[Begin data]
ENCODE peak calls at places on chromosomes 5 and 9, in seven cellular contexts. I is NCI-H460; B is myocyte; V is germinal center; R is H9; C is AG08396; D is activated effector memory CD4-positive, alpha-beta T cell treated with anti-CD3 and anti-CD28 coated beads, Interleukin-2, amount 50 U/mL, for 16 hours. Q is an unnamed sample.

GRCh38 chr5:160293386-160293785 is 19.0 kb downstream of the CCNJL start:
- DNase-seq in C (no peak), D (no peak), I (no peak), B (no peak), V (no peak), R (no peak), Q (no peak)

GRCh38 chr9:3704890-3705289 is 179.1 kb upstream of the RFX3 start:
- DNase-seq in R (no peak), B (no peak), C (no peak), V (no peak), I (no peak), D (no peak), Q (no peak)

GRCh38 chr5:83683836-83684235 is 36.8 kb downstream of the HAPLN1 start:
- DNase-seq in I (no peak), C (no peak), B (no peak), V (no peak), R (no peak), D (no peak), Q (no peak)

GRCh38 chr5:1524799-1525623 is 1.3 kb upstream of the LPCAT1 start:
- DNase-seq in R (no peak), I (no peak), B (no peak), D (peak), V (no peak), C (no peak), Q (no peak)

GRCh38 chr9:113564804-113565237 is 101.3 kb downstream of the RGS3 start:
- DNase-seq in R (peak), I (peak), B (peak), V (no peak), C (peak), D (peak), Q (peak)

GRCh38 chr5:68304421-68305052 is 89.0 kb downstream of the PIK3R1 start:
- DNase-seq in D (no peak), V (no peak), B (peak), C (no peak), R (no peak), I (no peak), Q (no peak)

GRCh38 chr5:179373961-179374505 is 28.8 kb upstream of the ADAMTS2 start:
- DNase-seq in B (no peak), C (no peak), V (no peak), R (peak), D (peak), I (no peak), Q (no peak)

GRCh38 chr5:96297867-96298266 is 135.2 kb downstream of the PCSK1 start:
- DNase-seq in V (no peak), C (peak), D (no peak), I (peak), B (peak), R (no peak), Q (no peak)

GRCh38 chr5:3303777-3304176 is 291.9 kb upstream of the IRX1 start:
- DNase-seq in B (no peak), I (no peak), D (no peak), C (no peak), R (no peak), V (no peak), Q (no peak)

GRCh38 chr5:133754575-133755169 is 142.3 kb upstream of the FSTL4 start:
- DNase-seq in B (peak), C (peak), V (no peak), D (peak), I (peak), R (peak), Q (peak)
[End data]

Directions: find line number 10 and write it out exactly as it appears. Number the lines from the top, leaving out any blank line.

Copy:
GRCh38 chr9:113564804-113565237 is 101.3 kb downstream of the RGS3 start: